most of the U.S. will have forgotten who won Super Bowl XLI by Monday
evening. Nationwide, most of the ads were forgotten by the time
viewers fell asleep Sunday night.
Last year, I focused on integrated marketing; here’s my 2007 Super Bowl ad review. In general:
- Consumer-generated ads weren’t any better or
worse than the "regular" ads. Ad agencies need not fear consumers
taking over the world of 30-second spots – but that’s not what social
computing is about. On the other hand, agencies should be worried if a commercial produced for $12.79 gets the same response as one that costs $1.2 million.
- Integrated marketing didn’t show up, again. The
only advertiser guaranteed to drive traffic to their site? GoDaddy.
Biggest misses? FedEx uses another grey-on-white 1 second end-cap
logo. Impossible-to-remember vanity URLs like rocksolidretirement.com and snackstrongproductions.com. HP lists a vanity toll-free number (800-525-MYHP). I hope this is part of an A/B test and I was in the phone number region, not the website region.
- Guerilla search ads? Non-existent. Lots of cheap keywords out there like "map robot" for TomTom, "chest hair" for Philips, or "promotion island" for Monster…
But enough about how bad the ads were in general. [Along with the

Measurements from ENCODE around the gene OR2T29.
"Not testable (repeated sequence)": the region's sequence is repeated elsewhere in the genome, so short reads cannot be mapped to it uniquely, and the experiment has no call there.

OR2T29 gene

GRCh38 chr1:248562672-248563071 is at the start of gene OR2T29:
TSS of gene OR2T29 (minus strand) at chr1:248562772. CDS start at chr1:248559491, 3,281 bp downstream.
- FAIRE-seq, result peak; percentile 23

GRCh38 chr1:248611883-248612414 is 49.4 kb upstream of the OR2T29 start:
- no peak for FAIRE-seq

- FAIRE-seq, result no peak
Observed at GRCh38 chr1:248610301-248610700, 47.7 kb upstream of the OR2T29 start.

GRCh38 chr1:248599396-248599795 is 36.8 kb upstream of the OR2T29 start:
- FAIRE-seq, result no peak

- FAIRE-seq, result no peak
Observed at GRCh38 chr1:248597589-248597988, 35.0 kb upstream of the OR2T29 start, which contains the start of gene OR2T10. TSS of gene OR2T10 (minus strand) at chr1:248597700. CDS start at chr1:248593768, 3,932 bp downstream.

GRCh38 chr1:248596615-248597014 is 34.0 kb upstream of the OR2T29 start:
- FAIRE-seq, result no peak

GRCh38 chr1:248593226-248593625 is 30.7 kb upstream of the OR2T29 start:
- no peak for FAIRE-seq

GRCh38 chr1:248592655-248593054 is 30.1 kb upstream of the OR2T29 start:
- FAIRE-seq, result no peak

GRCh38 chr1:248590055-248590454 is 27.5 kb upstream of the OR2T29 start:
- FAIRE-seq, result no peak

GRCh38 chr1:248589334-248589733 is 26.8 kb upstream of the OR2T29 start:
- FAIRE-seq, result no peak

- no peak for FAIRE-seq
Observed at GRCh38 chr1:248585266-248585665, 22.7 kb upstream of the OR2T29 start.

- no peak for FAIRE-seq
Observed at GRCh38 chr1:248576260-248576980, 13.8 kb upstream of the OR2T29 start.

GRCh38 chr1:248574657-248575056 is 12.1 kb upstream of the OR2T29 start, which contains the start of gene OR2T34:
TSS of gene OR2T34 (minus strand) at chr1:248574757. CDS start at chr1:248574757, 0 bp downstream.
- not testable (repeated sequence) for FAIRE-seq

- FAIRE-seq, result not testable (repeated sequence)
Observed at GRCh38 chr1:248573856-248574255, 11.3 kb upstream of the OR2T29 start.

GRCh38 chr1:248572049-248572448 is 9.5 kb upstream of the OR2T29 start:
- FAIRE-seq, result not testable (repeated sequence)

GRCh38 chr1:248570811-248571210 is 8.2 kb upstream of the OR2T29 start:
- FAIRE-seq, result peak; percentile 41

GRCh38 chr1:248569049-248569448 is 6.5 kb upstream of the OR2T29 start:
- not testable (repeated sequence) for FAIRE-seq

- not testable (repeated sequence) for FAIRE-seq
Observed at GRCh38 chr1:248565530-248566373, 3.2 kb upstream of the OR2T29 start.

halftime show.] Many ads stood out in specific categories:
Before the game was even over, Stuart Elliott at the New York Times had published an article
about this aspect of the ads. The violence was another reason Coke’s
GTA ad – which you’d EXPECT to be violent – went over so well.
Most use of sex.
The wardrobe malfunction from three years ago has killed sex appeal in advertising. These advertisers were not afraid to go back to the well – for better or worse.
Most emotional appeal.
No tug at the hearstrings on the level of Campaign For Real Beauty this year, but a nod to Coke for the strapline "especially today."
Most use of facts.
- Toyota, Tundra actual demonstrations (and an interesting contrast to their recent ads)
- Revlon, Sheryl Crow on tour
- Salesgenie.com (j/k)
Toyota could have taken Mitsubishi’s classic "See What Happens" spot to a new level – but didn’t. Still pretty cool stuff, though. Wonder what Plan B was if the truck didn’t stop?
And my favorite ads, purely by personal entertainment value: